The world's biggest IT fair opened Tuesday amid concerns over the security of its featured technology -- cloud computing -- after some 150,000 Google email accounts vanished into the ether.
The theme of this year's CeBIT expo in Hanover, northern Germany, is "Work and Life with the Cloud" and "cloud computing," or the idea of storing data online rather than on individual machines, is the fair's undisputed buzzword.
"Cloud computing is the mega-trend in the high-tech sector. It is going to change the IT sector completely," said August-Wilhelm Scheer, president of BITKOM, which represents the technology sector in Germany.
"Many people are using cloud computing without even knowing it," he added, citing a BITKOM survey showing only one in eight people knew what the term meant, despite being avid users already.
Turnover in the cloud computing sector in Germany is expected to rise by around 55 percent this year and, growing at a breakneck pace, represent some 10 percent of the overall IT market by 2015, according to BITKOM.
Scheer cited the example of people posting holiday snaps on social networking site Facebook, playing online video games or signing up for an Internet dating website.
Cloud computing users are effectively storing their data on gigantic servers somewhere in the world, linked by Internet, rather than saving them physically on their own computer's hard drive.
The advantages for business are clear -- no need to build and maintain costly IT centres for data storage.
Partly for this reason, BITKOM estimates the sector will grow from 1.1 billion euros ($1.5 billion) in 2010 to 8.2 billion euros in 2015.
But the disadvantage is that users can be powerless when things go wrong.
In an unfortunate piece of timing for the CeBIT, Google admitted it had temporarily lost 150,000 email accounts -- through which users can store documents and photos online -- due to a technical glitch at the weekend.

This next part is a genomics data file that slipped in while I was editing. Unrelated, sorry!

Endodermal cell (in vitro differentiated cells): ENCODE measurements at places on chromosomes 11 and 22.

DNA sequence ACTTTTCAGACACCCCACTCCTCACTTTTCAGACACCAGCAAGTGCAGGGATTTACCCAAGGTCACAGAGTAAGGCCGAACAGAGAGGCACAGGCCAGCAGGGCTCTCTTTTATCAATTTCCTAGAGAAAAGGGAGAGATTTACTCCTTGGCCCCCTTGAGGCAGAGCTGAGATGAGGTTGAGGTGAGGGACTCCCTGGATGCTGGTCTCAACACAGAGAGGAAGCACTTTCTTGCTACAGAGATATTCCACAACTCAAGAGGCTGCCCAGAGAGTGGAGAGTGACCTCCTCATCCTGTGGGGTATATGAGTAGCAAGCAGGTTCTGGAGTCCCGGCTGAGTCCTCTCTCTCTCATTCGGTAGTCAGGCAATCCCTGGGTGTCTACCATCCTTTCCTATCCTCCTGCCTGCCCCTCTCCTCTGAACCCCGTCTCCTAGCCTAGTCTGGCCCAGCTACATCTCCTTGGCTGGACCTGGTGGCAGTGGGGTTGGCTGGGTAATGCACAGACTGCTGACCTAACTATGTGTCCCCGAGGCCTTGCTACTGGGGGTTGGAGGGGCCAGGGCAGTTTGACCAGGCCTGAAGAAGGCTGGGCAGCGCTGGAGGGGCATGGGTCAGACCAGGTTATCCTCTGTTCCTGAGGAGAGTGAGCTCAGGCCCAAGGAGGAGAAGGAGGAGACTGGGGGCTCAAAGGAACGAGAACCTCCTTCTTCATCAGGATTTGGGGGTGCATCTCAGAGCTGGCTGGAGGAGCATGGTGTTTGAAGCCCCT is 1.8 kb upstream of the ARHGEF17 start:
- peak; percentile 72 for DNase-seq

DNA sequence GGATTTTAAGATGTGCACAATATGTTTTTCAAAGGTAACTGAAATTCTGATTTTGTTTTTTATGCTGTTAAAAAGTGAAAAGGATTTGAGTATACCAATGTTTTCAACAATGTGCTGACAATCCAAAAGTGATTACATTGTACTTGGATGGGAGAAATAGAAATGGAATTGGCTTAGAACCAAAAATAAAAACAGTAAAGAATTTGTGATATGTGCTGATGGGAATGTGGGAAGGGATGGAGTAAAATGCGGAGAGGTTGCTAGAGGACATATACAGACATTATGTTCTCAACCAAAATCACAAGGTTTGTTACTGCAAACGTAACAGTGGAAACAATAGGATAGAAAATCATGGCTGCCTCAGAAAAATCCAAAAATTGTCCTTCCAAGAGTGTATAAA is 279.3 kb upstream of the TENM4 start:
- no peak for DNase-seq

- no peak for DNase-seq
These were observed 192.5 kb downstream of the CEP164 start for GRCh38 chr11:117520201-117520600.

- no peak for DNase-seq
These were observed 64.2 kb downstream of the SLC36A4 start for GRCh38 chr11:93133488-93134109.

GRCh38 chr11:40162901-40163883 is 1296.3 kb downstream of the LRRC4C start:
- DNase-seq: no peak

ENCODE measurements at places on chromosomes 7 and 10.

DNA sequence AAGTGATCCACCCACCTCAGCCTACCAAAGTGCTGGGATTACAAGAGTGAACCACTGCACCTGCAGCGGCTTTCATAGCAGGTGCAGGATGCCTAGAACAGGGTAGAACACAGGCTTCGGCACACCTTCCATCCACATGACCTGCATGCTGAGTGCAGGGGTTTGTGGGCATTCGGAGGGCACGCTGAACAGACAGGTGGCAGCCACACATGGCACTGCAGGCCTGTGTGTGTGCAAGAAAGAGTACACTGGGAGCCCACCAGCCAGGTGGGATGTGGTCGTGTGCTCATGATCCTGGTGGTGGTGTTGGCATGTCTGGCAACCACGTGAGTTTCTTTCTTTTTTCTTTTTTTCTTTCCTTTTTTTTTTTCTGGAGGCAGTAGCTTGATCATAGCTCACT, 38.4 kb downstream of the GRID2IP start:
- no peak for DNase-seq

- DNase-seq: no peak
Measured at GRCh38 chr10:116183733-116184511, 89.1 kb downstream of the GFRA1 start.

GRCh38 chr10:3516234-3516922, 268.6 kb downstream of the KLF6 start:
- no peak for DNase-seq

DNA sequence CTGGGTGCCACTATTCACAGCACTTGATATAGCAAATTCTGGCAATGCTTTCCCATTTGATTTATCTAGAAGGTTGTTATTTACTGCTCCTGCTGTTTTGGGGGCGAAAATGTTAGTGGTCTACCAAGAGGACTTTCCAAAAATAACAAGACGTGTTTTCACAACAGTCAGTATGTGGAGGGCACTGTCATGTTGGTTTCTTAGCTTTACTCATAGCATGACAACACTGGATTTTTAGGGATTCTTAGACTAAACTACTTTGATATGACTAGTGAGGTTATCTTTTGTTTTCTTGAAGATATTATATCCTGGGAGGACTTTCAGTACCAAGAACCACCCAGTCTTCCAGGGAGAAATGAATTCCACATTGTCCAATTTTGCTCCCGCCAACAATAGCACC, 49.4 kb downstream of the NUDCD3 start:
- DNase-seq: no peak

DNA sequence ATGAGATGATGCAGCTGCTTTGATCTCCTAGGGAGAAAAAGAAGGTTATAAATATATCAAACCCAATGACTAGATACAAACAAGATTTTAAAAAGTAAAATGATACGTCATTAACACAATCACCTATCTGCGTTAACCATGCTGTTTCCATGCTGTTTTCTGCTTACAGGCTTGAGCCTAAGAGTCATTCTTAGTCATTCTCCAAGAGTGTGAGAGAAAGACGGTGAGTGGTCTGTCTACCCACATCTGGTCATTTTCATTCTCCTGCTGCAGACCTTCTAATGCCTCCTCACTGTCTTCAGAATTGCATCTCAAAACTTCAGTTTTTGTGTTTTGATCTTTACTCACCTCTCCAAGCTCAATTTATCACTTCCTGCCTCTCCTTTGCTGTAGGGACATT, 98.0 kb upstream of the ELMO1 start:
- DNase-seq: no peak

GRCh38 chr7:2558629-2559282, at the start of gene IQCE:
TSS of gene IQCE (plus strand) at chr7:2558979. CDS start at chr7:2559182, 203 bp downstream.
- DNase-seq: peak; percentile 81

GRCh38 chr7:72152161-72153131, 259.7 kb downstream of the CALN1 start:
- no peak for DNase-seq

While this represents a tiny fraction -- 0.08 percent says Google -- of overall global users of the service, it is still a "small setback" for cloud computing, said Carlo Velten from Experton, an advisory firm.
"It's the first time this has happened on this scale," he told AFP.
Germans, who already jealously guard their personal data after years of being snooped on first by the Nazis and then by the communist secret service, appear to be especially sceptical, according to the BITKOM poll.
One in five said they would not use cloud computing services due to fears over a lack of data protection and 21 percent are scared their data would get lost.
Overall, more than half of Germans surveyed thought their data were "not safe" on the Internet, compared to 40 percent who believed them secure.
Scheer said it was in the own interest of firms offering cloud computing services to "take these concerns seriously and address the security loopholes.
"We know that people make safe cars, safe machines and safe medical equipment. Why should we doubt that the cloud is also safe?"
Seeking to play down the security fears, he added -- "Of course, you could imagine an attack, a plane that destroys a server."
"But that is the same for power plants that produce electricity and that doesn't mean that every company has a generator in its basement," he said.
More than 4,200 tech firms from 70 countries are expected to attend this year's CeBIT with many of the big names that stayed away during the global financial crisis returning.
Google, IBM, SAP, Microsoft, HP and Dell are among the top companies setting up their stalls for the event, which runs until March 5 with Turkey as this year's "partner country."
The event was officially launched on Monday evening by German Chancellor Angela Merkel and Turkish Prime Minister Recep Tayyip Erdogan.
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